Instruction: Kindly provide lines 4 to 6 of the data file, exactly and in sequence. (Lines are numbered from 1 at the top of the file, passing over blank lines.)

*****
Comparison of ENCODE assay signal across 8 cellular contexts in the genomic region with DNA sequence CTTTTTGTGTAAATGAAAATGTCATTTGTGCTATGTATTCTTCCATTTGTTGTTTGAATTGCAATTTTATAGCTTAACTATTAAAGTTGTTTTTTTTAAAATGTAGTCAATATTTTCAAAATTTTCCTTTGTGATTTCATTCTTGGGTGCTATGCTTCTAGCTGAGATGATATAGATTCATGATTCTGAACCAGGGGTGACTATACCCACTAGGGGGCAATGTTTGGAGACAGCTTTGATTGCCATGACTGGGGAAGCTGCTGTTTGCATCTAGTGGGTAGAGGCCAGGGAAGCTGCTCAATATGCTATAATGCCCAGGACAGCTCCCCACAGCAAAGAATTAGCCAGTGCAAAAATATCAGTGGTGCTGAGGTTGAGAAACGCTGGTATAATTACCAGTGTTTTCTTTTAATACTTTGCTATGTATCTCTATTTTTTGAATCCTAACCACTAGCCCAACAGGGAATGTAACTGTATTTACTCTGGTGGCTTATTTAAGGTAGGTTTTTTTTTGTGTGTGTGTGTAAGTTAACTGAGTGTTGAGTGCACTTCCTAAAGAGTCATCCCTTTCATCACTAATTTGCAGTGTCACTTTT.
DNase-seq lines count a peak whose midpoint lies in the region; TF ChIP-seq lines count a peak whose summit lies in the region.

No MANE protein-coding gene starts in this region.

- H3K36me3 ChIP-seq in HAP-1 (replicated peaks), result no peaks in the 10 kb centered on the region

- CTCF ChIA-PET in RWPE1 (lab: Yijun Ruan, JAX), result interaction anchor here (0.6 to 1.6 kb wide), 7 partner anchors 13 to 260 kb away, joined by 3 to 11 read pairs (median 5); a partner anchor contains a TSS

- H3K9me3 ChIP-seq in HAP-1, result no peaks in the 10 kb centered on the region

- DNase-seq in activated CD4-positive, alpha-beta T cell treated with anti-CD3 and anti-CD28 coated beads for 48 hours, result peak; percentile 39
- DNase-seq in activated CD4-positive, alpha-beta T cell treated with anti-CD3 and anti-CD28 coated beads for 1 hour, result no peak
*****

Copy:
- H3K36me3 ChIP-seq in HAP-1 (replicated peaks), result no peaks in the 10 kb centered on the region

- CTCF ChIA-PET in RWPE1 (lab: Yijun Ruan, JAX), result interaction anchor here (0.6 to 1.6 kb wide), 7 partner anchors 13 to 260 kb away, joined by 3 to 11 read pairs (median 5); a partner anchor contains a TSS

- H3K9me3 ChIP-seq in HAP-1, result no peaks in the 10 kb centered on the region